Australian aid worker Tess Ingram is shot at as she tried to deliver fuel and water to Gaza children’s hospital

An Australian aid worker says she is ‘really lucky’ to have survived after shots were fired at her vehicle near a checkpoint to enter northern Gaza.

Tess Ingram, who once worked as a journalist for the Australian Financial Review’s Perth bureau and WAToday, now works for the United Nations Children’s Fund.

She told Al Jazeera she was in a convoy of UNICEF vehicles and other aid vehicles on a co-ordinated mission to deliver fuel and water wells when shots were fired as they waited at the holding point near the checkpoint.

‘We were waiting there when gunfire broke out in the vicinity,’ she said.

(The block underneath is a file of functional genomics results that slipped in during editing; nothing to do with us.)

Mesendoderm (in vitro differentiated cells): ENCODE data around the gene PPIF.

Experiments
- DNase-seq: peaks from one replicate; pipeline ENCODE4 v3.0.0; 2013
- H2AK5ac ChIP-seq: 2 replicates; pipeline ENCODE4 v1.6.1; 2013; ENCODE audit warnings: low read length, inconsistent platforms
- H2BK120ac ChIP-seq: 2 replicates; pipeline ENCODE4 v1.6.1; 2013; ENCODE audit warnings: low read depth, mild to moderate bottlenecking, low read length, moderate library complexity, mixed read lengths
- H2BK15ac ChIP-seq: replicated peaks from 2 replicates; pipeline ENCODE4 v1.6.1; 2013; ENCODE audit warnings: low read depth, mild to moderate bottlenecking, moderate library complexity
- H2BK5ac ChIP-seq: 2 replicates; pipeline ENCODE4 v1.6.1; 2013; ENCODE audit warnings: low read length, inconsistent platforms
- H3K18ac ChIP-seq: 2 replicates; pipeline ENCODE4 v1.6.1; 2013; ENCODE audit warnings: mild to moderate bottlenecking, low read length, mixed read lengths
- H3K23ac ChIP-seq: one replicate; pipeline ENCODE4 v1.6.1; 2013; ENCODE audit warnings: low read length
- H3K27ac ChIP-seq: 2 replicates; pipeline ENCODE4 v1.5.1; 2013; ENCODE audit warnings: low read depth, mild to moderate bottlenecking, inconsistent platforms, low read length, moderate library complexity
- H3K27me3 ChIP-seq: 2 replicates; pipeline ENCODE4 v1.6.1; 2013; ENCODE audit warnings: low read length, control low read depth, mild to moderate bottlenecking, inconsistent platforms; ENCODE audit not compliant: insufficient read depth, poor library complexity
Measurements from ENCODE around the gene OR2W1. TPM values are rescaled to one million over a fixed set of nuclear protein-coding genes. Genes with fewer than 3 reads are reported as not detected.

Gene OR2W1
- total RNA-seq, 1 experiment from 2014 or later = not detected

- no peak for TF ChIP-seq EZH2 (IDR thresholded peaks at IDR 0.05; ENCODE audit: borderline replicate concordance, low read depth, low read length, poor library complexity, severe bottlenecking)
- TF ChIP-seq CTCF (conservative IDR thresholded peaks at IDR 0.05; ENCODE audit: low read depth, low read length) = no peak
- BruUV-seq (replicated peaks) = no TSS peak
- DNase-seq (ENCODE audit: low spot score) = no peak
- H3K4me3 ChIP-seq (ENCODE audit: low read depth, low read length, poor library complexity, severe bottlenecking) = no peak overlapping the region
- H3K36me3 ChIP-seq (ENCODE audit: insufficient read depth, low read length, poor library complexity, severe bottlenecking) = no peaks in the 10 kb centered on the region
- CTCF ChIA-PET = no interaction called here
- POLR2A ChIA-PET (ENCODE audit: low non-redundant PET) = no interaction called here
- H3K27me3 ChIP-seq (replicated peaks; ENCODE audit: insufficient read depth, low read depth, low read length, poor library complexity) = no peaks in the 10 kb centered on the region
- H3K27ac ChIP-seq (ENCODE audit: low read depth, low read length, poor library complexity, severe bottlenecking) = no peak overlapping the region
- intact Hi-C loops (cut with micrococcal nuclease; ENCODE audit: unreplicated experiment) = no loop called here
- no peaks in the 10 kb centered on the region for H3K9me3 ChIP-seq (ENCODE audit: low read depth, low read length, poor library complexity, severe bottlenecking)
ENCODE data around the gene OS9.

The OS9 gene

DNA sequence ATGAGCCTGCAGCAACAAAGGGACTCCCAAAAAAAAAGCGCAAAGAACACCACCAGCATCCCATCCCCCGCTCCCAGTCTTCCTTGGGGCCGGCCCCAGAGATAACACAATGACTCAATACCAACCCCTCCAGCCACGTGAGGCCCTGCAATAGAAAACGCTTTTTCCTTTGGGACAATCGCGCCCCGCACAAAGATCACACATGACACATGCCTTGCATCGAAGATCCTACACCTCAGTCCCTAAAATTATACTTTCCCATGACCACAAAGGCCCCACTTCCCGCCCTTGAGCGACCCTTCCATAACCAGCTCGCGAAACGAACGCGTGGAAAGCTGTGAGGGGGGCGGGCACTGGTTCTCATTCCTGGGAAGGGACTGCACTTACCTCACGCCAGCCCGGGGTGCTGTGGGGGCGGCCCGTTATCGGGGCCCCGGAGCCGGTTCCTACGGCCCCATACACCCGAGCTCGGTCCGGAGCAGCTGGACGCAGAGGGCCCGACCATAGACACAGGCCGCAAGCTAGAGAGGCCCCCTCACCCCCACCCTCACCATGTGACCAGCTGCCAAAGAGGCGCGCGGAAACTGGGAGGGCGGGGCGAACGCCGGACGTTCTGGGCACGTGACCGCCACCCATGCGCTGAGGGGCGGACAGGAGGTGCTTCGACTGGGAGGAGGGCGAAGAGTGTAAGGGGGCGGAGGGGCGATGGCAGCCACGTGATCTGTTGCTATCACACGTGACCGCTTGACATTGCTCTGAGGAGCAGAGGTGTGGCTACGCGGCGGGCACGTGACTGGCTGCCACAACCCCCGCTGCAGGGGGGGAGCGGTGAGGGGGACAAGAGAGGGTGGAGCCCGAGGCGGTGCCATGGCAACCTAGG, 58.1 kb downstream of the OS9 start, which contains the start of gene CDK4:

Tess Ingram says she is ‘really lucky’ to have survived.

Shots struck the vehicle but the UNICEF team was not hurt.

Shots struck the vehicle but the UNICEF team was not hurt.

‘The gunfire came from the direction of the checkpoint towards civilians, who then ran away from the checkpoint, and the gunfire hit us.

‘We were really lucky. We had some colleagues outside of the car checking a mechanical problem with the nutrition truck when the fire broke out, and they had to run back to our armoured vehicle. Fortunately, they were safe.

‘But three bullets hit the car that I was in right on my passenger door, the window and also the bonnet of the car.

‘This is just another example of how unsafe it is for humanitarian aid workers and how missions like these are made impossible.’

Ms Ingram said the group had raised the issue with the relevant Israeli authorities.

‘Safety is not guaranteed even when we take all of the required steps,’ she said.

One of the planned stops was to a hospital where children were dying from malnutrition, she said.

The shooting meant the group could not deliver the supplies but Ms Ingram said they would try again.